Aristotle, as in so many other respects, was the first to attempt a classification of writing, defining it as comedy, epic, or tragedy. But to Aristotle the only proper forms of writing were drama and poetry, and he would not have had an appreciation of prose writing as anything but a record of events – if even that. Writing, to Aristotle, was much more about performance than mere text. Poetry and drama in his time were orally conveyed. Drama touched upon the sacred realm, an area not greatly in vogue in the modern era. Last century, writers such as Joyce or D.H. Lawrence still made allusions to a sort of heightened consciousness that seemed almost divine in its scope. And in the preceding century, Wordsworth and other Romantics developed the idea of the spiritual hero.

Other eras have had their fads. The Augustans (in the eighteenth century) were big on satirical poetry (Pope, “The Dunciad”) and satire (Swift, “A Tale of a Tub”). Dryden and others relished the impossibility of writing epic poems (such as Milton’s “Paradise Lost”) and with a snarl invented the anti-hero, although some (including William Blake, who suggested that Satan was the true protagonist of Milton’s epic poem) later tried to revive the true hero in a more updated format. Byron, for instance, did his best with “Childe Harold”, but he could not conceive of a hero that was not encumbered with doubt, melancholy, and a sort of dashing lack of care for his own well-being – and so we were still stuck with the anti-hero.

The heroic/ anti-heroic theme continued in the nineteenth century historical novels of Sir Water Scott, whose writings achieved an astonishing level of popularity in his day. “Rob Roy” (1817) sold 10,000 copies (and that’s in leather-bound hardback) in two weeks. His poem “Marmion” (1808) sold 2,000 copies in a month, at one and a half guineas per copy. It was followed by another 12 editions by 1825, meaning that Scott on the strength of one poem alone had made enough money to live in a decent house with servants cooking his dinner – not a fate one would anticipate for even the most famous of modern poets. Yet in the case of Scott it is not form that is important, for his novels sold as well as his poems. Scott, in a very modern way, wrote for popular taste and chose a genre – historical romance – that appealed to the masses. Later, Charles Dickens also dipped into the lucrative historical genre (“A Tale of Two Cities”), but most of his great novels were strictly “literary fiction” – stories about people living in a world we recognise as our own. In other words, not a historical, fantastical, horror-tinged, or crime-defined reality populated by policemen and thieves. Dickens wrote familial stories tinged with tragedy (though not on a grand enough scale to qualify as Aristotelian), where happiness, once it appeared, had a pastoral tinge to it (while often intensely urban and usually set in the great metropolis of London). There are no shepherds in Dickens, but his happy characters wear suits, have comfortable homes where children play, and go off to work every morning with a spring in their step, as if off to inspect their teeming flocks.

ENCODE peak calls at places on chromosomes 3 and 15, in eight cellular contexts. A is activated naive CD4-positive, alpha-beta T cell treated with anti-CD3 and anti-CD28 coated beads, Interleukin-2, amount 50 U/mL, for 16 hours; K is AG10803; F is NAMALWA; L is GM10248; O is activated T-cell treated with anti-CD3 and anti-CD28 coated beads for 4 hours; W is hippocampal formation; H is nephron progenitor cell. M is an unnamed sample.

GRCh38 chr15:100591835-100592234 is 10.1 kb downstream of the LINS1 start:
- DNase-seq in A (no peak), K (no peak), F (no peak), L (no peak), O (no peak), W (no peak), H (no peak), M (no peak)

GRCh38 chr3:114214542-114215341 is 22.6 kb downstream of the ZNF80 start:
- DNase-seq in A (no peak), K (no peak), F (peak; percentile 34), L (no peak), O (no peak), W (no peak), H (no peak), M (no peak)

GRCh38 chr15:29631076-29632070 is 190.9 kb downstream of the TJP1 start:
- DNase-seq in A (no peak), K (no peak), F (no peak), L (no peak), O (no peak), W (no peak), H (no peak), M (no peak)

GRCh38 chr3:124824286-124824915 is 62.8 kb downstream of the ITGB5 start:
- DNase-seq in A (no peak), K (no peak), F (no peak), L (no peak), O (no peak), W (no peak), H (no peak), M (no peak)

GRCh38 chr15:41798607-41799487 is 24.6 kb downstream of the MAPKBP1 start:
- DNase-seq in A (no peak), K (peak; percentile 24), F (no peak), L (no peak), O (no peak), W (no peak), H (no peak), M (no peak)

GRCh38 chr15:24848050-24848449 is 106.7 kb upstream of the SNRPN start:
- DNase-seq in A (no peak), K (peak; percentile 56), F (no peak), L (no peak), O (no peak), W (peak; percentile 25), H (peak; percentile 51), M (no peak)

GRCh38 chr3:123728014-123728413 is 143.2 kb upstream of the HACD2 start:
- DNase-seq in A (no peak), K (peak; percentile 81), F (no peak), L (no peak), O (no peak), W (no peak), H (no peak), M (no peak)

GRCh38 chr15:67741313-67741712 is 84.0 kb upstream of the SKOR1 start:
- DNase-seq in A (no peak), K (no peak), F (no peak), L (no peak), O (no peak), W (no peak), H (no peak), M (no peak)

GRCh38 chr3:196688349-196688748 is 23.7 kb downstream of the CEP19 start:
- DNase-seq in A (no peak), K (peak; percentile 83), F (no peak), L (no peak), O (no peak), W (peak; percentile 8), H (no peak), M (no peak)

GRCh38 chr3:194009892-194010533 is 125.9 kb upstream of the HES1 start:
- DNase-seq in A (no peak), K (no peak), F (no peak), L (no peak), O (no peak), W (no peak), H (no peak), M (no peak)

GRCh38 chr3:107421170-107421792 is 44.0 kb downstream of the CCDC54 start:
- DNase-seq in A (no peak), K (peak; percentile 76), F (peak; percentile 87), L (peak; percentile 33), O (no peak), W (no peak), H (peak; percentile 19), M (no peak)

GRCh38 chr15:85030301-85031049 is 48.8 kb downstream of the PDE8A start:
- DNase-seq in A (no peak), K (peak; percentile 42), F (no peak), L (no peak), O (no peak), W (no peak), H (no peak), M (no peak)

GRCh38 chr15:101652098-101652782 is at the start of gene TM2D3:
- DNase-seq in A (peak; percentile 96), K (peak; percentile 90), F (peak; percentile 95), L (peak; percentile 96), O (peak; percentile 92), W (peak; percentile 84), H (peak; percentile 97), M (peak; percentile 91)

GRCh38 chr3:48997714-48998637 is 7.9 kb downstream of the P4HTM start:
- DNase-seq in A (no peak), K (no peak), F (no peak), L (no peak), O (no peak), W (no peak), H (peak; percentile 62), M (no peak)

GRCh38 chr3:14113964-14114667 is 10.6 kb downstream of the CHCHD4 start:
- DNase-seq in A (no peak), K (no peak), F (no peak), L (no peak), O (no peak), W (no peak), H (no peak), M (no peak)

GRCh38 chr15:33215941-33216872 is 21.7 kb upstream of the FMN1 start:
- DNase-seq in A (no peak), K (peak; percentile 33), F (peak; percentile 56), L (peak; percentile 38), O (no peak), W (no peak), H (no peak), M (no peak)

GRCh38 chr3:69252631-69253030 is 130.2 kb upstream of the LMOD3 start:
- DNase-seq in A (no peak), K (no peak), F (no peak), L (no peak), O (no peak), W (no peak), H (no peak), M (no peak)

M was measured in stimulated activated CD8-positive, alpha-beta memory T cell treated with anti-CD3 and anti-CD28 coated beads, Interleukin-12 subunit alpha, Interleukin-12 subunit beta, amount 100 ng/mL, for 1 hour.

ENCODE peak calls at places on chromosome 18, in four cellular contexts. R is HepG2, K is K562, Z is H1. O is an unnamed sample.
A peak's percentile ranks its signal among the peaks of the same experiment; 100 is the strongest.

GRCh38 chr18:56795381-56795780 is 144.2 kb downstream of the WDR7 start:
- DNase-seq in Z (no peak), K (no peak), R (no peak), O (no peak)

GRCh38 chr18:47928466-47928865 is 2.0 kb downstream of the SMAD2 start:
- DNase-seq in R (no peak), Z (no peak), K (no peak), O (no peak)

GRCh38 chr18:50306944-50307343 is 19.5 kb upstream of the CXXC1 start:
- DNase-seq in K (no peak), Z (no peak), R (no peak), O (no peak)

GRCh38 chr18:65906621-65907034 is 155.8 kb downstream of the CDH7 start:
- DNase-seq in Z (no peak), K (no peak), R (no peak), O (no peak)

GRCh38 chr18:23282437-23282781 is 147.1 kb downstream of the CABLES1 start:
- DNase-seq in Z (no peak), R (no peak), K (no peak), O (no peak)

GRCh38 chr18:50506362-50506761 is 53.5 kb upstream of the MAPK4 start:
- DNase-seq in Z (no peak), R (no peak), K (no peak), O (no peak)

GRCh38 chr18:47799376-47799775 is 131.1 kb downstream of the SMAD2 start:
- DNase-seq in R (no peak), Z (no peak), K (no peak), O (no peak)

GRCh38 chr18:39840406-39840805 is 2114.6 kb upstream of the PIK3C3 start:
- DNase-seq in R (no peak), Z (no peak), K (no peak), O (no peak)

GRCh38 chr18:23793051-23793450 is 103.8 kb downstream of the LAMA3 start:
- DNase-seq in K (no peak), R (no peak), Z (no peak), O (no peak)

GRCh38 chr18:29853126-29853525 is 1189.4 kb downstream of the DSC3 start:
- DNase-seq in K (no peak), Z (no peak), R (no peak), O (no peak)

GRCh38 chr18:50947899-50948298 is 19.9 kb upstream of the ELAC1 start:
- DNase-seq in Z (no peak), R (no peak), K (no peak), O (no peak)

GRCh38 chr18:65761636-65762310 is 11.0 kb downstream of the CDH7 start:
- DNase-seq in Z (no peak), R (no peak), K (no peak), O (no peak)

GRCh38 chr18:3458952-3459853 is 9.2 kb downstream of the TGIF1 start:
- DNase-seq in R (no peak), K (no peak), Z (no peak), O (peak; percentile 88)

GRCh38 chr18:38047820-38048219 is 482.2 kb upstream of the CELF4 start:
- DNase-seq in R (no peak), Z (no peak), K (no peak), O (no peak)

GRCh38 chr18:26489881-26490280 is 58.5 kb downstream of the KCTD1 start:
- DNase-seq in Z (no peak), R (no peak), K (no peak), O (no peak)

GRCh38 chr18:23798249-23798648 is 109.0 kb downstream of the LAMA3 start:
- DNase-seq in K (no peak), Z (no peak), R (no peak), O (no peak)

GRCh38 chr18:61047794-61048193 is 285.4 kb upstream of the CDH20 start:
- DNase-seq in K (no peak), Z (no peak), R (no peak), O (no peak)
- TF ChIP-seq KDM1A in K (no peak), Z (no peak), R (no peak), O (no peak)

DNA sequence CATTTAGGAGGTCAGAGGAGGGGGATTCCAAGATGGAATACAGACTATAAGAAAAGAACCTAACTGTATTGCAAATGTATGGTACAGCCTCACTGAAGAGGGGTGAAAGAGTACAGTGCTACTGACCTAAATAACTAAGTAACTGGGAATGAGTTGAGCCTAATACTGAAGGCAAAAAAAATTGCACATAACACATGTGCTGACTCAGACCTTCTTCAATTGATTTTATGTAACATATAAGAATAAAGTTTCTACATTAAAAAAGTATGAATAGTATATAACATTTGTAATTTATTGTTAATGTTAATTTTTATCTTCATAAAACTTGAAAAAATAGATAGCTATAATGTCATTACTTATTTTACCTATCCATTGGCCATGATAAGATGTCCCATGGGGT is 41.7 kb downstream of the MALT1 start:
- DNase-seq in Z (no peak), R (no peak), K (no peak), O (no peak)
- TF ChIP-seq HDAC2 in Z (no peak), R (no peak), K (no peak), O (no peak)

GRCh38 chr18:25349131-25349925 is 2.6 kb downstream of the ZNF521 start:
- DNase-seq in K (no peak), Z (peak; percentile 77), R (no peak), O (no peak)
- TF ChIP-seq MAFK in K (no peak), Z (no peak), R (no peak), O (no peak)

The nineteenth century also produced a surprising breakout from a genre that bubbled out of the Romantic obsession with dwarves, monsters, ruined castles, spirits, and diseased maidens (Keats, “The Lay of St Agnes” and Mary Shelley, “Frankenstein”). At some point in the 1820’s, Jane Austen’s “Northanger Abbey” (1817) and James Hogg’s “The Private Memoirs and Confessions of a Justified Sinner” (1824), and many other books pursuing a similar line, invented a Gothic horror element. Hogg’s book, published anonymously, was disturbing in its implications, namely that a man could be so filled with nihilism that he would commit terrible crimes in the blithe assurance that he would nonetheless go to Heaven as one of God’s Elect. Hogg seems to have invented the psychopath as anti-hero, a theme resounding in our modern crime fiction, which would long ago have withered without the constant fertilisation of psychopaths. One need only think of Brett Easton Ellis’s “American Psychopath”, which perhaps could never have been written without the cultural influence of Hogg some 150 years earlier.

Genre very much operates in this way. It is an evolving phenomenon and responds to social factors. The emergence of the Swedish crime story, for instance, owes much to the collapse of what has sometimes been referred to as “the Swedish model.” Swedes, once safe in the knowledge that the State was there to guarantee their security, began to write about horror and evil in society once the State receded like some weary grandfather clutching a bottle of booze.

Where do we conclude these ramblings on genre in our time? Only with the simple statement that readers – and this must also include sophisticated, literary readers – should not avoid genre writing. If they do so, they are ignoring the weight of literary tradition. So-called “literary novels” are merely novels that do not belong to any genre that has been defined as yet. Most genre novels (and literary novels) are too awful to be countenanced. And the exception does not prove the rule, because there is no rule.